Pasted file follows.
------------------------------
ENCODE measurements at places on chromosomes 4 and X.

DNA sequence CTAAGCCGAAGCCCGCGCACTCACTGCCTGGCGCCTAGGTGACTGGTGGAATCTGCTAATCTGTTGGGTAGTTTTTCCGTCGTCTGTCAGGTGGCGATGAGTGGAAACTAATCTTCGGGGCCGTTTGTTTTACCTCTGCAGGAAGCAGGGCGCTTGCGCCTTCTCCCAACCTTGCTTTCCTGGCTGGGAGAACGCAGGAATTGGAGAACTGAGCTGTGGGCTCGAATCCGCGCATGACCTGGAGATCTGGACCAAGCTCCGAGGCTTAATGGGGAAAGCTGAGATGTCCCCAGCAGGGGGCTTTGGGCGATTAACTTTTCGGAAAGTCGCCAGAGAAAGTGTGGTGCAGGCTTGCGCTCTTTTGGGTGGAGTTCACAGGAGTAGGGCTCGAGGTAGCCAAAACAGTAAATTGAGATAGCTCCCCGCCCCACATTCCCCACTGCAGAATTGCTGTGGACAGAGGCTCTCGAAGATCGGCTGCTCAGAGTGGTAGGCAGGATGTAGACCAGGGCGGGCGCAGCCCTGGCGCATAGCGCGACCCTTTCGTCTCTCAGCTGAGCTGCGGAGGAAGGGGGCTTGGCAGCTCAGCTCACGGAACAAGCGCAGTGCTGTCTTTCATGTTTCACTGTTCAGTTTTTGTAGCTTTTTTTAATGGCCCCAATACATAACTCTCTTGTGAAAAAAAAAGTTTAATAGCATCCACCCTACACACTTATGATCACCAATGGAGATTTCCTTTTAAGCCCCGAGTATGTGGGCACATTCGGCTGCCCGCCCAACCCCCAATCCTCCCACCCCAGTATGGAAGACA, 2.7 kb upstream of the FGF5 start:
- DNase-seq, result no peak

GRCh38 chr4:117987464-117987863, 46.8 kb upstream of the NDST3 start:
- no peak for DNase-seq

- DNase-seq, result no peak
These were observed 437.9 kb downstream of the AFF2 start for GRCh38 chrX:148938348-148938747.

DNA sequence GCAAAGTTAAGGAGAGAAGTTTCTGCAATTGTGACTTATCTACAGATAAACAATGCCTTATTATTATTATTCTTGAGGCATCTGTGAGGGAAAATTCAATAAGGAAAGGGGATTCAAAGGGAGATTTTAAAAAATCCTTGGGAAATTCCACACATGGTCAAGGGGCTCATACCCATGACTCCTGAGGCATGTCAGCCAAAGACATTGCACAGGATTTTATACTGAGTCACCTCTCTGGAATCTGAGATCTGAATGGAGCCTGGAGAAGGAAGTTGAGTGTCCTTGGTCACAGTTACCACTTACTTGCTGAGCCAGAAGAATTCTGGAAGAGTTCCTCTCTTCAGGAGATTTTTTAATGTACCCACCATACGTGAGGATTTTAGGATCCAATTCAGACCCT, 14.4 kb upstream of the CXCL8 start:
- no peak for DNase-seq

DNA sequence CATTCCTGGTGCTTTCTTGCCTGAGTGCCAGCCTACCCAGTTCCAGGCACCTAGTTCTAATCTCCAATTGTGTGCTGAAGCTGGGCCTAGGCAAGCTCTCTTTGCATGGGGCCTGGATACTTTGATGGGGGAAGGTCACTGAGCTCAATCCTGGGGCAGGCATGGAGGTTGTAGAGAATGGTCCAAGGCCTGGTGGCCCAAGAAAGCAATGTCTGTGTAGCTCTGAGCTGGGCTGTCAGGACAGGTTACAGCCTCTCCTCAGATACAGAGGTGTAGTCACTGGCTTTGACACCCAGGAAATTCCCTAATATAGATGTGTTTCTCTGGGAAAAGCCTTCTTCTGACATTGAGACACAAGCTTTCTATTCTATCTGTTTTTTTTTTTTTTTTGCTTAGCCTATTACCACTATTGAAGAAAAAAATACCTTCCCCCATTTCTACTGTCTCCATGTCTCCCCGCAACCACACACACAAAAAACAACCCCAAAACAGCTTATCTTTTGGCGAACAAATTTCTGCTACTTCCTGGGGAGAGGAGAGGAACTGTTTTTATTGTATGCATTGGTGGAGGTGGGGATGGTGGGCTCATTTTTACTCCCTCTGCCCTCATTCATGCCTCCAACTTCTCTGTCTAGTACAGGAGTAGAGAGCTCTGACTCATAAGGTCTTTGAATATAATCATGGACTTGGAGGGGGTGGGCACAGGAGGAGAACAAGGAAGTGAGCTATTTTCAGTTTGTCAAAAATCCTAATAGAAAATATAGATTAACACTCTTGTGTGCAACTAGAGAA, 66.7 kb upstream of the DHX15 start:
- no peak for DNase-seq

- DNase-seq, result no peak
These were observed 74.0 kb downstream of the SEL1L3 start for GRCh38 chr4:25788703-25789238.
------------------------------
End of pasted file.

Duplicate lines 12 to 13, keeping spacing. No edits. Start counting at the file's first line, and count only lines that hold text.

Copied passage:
- DNase-seq, result no peak
These were observed 74.0 kb downstream of the SEL1L3 start for GRCh38 chr4:25788703-25789238.